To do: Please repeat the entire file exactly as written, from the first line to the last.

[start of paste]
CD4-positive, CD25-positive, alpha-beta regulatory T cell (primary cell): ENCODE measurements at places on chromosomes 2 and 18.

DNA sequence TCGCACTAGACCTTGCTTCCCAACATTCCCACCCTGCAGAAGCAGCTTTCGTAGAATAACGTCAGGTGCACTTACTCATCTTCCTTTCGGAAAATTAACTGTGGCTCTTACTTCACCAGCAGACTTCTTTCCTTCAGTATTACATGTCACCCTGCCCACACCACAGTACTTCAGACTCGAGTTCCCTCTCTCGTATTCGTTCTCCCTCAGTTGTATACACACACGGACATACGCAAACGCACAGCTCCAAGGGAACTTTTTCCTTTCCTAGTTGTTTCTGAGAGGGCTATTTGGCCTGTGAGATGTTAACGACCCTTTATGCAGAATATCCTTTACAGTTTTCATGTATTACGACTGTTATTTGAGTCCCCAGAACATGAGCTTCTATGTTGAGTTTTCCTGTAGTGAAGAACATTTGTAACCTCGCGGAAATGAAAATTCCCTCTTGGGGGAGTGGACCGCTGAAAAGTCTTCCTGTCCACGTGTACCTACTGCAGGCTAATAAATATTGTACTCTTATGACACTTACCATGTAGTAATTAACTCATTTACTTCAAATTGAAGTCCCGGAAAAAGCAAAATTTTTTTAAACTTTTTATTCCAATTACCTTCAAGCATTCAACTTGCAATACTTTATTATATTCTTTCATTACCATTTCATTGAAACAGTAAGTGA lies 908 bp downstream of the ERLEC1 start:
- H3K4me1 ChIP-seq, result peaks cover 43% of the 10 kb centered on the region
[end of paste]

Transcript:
CD4-positive, CD25-positive, alpha-beta regulatory T cell (primary cell): ENCODE measurements at places on chromosomes 2 and 18.

DNA sequence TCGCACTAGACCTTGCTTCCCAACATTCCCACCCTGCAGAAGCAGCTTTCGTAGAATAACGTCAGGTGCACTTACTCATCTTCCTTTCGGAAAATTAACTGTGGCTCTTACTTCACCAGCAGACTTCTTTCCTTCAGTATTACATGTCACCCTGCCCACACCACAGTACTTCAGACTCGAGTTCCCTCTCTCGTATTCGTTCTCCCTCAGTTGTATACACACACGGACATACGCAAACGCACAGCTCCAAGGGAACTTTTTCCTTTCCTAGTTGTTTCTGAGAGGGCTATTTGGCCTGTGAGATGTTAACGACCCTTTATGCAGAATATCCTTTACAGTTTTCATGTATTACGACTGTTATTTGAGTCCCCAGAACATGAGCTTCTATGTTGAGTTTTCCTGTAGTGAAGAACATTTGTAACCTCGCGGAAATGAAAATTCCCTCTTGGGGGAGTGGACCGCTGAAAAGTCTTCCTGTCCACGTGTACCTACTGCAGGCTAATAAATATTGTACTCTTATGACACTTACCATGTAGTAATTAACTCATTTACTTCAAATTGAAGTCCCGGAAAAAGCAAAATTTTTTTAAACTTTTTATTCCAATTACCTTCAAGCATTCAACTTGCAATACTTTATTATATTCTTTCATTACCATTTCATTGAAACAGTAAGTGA lies 908 bp downstream of the ERLEC1 start:
- H3K4me1 ChIP-seq, result peaks cover 43% of the 10 kb centered on the region